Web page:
It brought him to grief at the end, when his wife Queen Isabella of France overthrew him. The problem began early in his reign, when Edward enraged his barons by making an earl out of Piers Gaveston, a frivolous favorite and his rumored lover. The barons demanded that the king banish Gaveston and assent to a document limiting royal power over appointments and finances. Edward caved in and banished Gaveston, but soon thereafter allowed him to return. The exasperated barons responded by seizing and executing the royal favorite.
12. Edward’s Disrespect of His Queen Led Her to Depose Him
In 1314, Edward II led an army into Scotland, but was decisively defeated at the Battle of Bannockburn. At a stroke, he lost all the hard-won gains his father had made with years of great effort and expense to assert English control of Scotland. Humiliated, he was unable to resist his magnates when they formed a baronial committee that sidelined the king and ruled the realm. It lasted until Edward found another favorite and rumored lover, Hugh Despenser, and raised him. As with Gaveston, the barons demanded that Edward banish Despenser. This time, however, the king fought back. With the support of the Despenser family, Edward defeated the barons and regained his authority in 1322.
However, Edward’s public displays of affection for Hugh Despenser created trouble in the royal family by humiliating and alienating Edward’s wife, Queen Isabella. While on a diplomatic mission to Paris in 1325, she became the mistress of Roger Mortimer, an exiled baronial opponent of the king. In 1326, the couple invaded England, executed the Despensers, and deposed Edward II. They replaced him with his fourteen-year-old son, who was crowned Edward III in January, 1327, with Mortimer as regent.
In April, 1327, Roger Mortimer heard of plots to rescue the deposed King Edward II. So he had him relocated to a more secure site. More reports of fresh plots to free Edward caused Mortimer to order him to move to various other locations during the spring and summer of 1327. Eventually, the fear that one of the numerous plots might finally succeed led Mortimer to decide on ending the problem once and for all, and putting Edward II beyond all rescue by having him killed.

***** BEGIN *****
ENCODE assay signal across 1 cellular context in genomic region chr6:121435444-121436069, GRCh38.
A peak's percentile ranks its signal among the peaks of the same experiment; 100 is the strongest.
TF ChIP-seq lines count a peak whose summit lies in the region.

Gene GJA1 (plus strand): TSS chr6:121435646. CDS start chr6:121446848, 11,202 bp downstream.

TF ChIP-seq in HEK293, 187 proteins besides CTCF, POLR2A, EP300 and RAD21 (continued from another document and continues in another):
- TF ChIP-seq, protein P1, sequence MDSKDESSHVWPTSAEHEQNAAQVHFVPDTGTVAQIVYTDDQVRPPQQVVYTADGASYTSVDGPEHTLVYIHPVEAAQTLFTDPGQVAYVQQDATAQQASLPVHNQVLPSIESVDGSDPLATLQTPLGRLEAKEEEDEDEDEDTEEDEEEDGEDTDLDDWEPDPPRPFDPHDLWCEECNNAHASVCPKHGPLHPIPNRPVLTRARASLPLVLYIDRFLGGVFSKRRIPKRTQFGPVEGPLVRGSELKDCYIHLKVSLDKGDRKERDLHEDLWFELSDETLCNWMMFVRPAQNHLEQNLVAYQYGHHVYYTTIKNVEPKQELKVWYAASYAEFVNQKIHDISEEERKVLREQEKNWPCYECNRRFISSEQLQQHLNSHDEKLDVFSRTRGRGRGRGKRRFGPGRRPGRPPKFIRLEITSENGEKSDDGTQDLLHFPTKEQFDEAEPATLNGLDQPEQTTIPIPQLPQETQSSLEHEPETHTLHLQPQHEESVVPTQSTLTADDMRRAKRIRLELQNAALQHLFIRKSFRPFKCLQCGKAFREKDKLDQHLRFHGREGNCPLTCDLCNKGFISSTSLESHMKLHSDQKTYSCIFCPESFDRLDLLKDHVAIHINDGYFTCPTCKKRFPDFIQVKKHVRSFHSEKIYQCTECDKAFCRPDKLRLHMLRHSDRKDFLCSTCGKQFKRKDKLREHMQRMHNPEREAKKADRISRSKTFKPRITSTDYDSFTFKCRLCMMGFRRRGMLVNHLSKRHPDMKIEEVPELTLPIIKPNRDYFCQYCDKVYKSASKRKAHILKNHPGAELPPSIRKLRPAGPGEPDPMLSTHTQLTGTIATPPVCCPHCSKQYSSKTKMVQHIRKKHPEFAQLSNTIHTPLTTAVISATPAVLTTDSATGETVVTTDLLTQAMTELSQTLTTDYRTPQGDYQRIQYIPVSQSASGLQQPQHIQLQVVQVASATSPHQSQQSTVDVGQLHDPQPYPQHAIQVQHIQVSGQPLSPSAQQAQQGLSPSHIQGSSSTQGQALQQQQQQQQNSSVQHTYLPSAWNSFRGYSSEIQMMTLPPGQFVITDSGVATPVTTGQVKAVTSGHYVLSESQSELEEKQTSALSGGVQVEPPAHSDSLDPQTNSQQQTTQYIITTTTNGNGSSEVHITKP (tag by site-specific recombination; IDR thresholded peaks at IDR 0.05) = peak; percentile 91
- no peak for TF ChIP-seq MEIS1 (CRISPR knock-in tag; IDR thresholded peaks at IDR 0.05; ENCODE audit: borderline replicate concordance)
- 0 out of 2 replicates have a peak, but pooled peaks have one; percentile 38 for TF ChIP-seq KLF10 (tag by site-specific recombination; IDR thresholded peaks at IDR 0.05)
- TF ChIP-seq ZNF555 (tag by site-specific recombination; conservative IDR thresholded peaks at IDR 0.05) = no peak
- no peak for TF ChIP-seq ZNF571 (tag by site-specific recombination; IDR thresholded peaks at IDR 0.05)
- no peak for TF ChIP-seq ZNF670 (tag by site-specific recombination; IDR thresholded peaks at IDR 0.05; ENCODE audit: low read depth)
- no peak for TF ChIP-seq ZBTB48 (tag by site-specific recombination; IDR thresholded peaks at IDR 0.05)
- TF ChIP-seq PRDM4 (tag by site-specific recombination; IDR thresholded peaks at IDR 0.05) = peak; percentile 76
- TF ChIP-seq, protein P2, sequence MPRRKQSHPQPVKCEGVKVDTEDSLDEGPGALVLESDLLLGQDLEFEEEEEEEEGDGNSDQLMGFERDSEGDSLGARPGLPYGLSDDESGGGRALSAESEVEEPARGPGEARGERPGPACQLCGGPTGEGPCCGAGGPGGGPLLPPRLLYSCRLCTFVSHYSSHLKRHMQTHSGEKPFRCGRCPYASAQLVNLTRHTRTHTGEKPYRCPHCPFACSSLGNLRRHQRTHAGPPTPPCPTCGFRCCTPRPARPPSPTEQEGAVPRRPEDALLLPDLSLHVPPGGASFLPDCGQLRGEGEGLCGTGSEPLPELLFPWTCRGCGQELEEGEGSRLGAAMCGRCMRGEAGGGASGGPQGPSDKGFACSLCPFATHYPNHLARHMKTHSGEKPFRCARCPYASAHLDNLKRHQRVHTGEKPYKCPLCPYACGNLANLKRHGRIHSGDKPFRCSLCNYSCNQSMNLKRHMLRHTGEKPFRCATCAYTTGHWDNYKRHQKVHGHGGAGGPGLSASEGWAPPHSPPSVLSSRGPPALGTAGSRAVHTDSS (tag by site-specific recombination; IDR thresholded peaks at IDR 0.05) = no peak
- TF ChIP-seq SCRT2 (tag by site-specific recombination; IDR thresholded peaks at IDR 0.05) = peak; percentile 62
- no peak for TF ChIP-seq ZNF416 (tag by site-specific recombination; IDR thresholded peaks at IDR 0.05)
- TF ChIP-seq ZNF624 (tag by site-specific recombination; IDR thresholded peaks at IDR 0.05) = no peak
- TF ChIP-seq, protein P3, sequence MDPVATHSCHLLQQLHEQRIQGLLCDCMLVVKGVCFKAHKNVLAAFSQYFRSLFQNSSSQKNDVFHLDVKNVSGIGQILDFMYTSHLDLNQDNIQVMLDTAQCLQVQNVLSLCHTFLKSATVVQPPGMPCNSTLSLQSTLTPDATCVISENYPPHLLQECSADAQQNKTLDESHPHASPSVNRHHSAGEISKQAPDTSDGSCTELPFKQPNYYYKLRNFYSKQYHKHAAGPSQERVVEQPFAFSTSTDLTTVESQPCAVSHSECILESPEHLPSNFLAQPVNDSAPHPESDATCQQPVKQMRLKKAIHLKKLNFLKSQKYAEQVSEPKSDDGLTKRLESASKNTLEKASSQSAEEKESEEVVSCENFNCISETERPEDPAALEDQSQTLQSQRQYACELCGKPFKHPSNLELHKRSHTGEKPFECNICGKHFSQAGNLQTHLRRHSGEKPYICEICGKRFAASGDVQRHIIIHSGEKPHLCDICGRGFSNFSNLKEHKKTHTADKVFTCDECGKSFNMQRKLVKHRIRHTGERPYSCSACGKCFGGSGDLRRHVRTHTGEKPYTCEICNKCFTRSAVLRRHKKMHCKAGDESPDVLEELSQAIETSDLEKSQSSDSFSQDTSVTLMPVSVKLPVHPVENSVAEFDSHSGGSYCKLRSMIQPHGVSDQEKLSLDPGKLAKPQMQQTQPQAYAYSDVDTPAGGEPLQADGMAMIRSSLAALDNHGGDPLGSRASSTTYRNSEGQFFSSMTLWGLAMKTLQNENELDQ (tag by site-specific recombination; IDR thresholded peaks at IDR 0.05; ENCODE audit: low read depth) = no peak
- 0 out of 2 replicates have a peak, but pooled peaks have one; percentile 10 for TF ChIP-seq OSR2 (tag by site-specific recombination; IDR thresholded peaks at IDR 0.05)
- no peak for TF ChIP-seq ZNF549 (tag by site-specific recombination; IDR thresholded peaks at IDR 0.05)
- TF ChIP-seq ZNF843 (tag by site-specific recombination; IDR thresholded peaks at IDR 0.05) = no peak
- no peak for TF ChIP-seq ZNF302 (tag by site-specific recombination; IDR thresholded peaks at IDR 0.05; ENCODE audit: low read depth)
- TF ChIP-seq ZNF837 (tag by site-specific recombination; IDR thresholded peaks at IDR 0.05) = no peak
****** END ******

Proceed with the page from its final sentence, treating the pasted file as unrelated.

Edward’s killers did not want to leave marks of murder on him. They were also contemptuous of the deposed king and his perceived effeminacy and homosexuality. So they did him in by holding him down and shoving a red hot poker up his rectum to burn his bowels from the inside. Another version has it that a tube was first inserted in his rectum, then a red hot metal bolt was dropped down the tube into his bowels. Either way, Edward II’s dying screams were reportedly audible from miles away.
10. Ivan The Terrible Was Also Terrible to His Own Family
Ivan IV, better known as Ivan the Terrible (1530 – 1584), richly deserved his name. He was the Grand Prince of Moscow from 1533 to 1547, after which he declared himself “Tsar of all the Russias” – which became the title of Russian monarch from then on. He created a centralized government and was a grand conqueror. He finally overthrew the last remnants of Mongol subjugation beneath which Russia had groaned for centuries, dominated the neighboring nomadic Khanates and greatly expanded Russia’s borders. On the other hand, Ivan was an insanely cruel despot who subjected his people to a decades-long reign of terror. That terror extended to his own family.
Ivan the Terrible ascended Russia’s throne at age three. His mother, as his closest family member, governed the country as regent in his name. However, she died when Ivan was seven, and a power struggle erupted between competing boyars, or Russian nobles, in which the child Ivan was left defenseless. The young ruler was exploited and tormented by boyars who mistreated and abused him in his own palace. That made him bitter, bitterness gave way to violent rage, and before long, Ivan was venting his frustrations by torturing small animals.
9. Soon as He Took Personal Control of Russia, Ivan the Terrible Unleashed a Reign of Terror on His Subjects
By the time he took personal control of the government, Ivan was a paranoid, resentful, and angry young man who distrusted people in general, and detested the boyar class in particular. So he instituted a system known as the oprichnina in the 1560s that amounted to a reign of terror. It augured the absolute monarchy that was to be Russia’s hallmark for centuries to come. With a special police force, the Oprichniki, Ivan kicked off a wave of persecutions that first targeted the boyars, and spread in ever greater ripples that soon covered all his lands.